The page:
Environmental, socio-economical, legal and political perspectives of Grand Ethiopian Renaissance Dam
Environmental, socio-economical, legal and political perspectives of the Grand Ethiopian Renaissance Dam
Inside Story – AlJazeera English TV
Water is often said to be the source of life, and it is increasingly becoming the source of conflict in various parts of the world.
The building of the largest hydroelectric dam in Africa has reignited a dispute about its longest river, the Nile.
Ethiopia says the $5bn Grand Ethiopian Renaissance Dam near the border with Sudan will be a massive boost to the economy.
Egypt fears that will be at its expense, and reduce its share of Nile water.
Egypt has condemned comments from Ethiopia’s Prime Minister Abiy Ahmed – this year’s Nobel Peace Prize winner – that the dispute could lead to war.
So how should one of our most vital resources be managed?
Presenter: Hashem Ahelbarra
Ahmed Almufti – former Sudanese negotiator, Nile Waters Agreement
William Davison – senior analyst on Ethiopia, International Crisis Group
Allam Ahmed – professor of knowledge management and sustainable development, University of East London
The mission of the MEKEI research institute is to use research and education to help transform the countries of the Middle East and North Africa to advanced, knowledge-based societies led by sustainable innovation and social advance.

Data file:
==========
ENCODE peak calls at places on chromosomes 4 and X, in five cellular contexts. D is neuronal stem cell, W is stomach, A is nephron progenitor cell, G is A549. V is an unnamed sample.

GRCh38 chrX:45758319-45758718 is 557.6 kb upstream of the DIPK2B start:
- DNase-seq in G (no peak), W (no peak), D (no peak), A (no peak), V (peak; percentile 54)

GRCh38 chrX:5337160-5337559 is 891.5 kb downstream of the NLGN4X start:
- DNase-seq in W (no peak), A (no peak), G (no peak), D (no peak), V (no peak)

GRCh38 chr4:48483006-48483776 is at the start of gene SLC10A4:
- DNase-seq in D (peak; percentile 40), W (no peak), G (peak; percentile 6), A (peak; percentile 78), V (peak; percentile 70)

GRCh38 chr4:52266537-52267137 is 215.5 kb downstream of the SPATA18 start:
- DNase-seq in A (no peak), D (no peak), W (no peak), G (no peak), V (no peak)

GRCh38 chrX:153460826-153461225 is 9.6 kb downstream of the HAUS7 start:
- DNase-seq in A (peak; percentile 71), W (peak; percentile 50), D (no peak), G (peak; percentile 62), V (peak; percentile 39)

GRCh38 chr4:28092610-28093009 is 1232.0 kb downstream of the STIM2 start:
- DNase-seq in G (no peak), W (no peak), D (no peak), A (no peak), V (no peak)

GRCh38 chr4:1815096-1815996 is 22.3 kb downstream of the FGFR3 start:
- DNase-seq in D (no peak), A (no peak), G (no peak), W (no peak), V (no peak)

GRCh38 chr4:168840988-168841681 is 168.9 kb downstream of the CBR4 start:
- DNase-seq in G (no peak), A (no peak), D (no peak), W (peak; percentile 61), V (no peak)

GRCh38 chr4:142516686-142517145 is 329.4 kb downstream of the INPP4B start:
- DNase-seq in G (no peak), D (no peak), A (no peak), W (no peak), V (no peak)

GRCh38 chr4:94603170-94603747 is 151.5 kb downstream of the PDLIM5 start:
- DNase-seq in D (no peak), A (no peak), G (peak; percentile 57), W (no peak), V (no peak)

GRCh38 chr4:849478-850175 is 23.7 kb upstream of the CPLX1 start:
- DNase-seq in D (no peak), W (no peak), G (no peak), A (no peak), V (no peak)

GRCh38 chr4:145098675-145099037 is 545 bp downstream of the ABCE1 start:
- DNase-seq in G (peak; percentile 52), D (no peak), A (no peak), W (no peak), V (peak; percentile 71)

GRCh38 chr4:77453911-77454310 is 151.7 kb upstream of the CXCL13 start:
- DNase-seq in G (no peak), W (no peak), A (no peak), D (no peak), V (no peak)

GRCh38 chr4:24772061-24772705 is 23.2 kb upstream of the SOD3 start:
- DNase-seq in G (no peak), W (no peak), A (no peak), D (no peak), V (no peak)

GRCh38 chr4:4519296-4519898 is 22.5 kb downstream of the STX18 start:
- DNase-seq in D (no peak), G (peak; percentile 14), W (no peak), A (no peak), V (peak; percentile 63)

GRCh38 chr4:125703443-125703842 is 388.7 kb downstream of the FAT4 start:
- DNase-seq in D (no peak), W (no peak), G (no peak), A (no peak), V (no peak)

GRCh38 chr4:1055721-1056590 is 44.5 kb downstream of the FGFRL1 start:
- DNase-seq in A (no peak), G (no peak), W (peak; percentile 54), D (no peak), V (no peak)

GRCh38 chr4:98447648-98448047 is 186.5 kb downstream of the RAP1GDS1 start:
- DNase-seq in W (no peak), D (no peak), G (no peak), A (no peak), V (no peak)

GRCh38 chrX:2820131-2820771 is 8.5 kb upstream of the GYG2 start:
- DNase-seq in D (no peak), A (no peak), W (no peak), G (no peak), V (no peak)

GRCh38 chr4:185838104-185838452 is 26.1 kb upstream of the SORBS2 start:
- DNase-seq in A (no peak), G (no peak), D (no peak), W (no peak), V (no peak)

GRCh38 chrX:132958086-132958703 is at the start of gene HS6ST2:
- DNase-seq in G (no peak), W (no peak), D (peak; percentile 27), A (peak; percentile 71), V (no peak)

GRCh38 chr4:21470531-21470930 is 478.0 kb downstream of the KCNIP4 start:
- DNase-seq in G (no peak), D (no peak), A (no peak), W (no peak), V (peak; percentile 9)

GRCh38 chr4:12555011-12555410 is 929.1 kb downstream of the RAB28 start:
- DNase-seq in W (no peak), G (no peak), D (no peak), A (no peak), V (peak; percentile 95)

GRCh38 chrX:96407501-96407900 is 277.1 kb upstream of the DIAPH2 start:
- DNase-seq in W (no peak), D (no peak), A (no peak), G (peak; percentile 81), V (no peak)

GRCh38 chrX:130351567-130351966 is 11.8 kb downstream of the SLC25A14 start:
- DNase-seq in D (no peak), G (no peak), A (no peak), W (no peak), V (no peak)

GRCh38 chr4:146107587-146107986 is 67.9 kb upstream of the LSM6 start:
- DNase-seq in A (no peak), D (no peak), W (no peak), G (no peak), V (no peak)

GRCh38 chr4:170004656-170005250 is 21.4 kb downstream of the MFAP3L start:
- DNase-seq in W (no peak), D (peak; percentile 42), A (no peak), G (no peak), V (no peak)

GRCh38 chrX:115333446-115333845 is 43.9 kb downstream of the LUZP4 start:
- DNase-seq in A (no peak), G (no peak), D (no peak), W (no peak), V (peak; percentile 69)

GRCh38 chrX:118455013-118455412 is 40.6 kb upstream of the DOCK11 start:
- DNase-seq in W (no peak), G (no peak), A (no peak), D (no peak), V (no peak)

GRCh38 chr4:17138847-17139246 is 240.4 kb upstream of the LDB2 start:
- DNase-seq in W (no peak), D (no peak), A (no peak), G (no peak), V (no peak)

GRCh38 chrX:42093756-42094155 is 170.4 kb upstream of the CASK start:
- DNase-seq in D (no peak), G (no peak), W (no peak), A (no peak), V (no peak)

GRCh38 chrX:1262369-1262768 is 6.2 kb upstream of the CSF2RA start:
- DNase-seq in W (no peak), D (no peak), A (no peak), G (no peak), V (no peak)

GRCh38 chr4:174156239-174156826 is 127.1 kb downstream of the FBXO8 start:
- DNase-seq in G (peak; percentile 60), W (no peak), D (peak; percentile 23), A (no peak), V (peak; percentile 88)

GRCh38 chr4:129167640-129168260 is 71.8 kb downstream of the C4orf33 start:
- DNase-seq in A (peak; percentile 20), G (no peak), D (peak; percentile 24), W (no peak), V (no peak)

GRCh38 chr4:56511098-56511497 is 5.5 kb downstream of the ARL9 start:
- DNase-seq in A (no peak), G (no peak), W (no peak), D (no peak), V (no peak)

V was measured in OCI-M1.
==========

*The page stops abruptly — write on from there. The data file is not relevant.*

Many consider the Middle East and North Africa (MENA) region as one of the most important emerging parts of the world economy in the 21st century. MENA is strategically vital as it produces the majority of the world’s oil. However, despite the region’s oil, most MENA countries score lower on Human Development Index (HDI) world ranking, with GDP, productivity and investment rates well below the global average. It is, therefore, becoming widely accepted that the dominant economic model of the region – based on the public sector, oil incomes and workers’ remittances – is not up to the challenges of modern globalisation and the needs of advanced knowledge-based societies. Given the apparently contradictory needs of economic growth and environmental conservation, it comes as no surprise that knowledge management, innovation and sustainable development (SD) have had such a powerful influence in contemporary discussions on the future of the region.
Knowledge Management Knowledge Economy Leadership Change Management Transformation
United Arab Emirates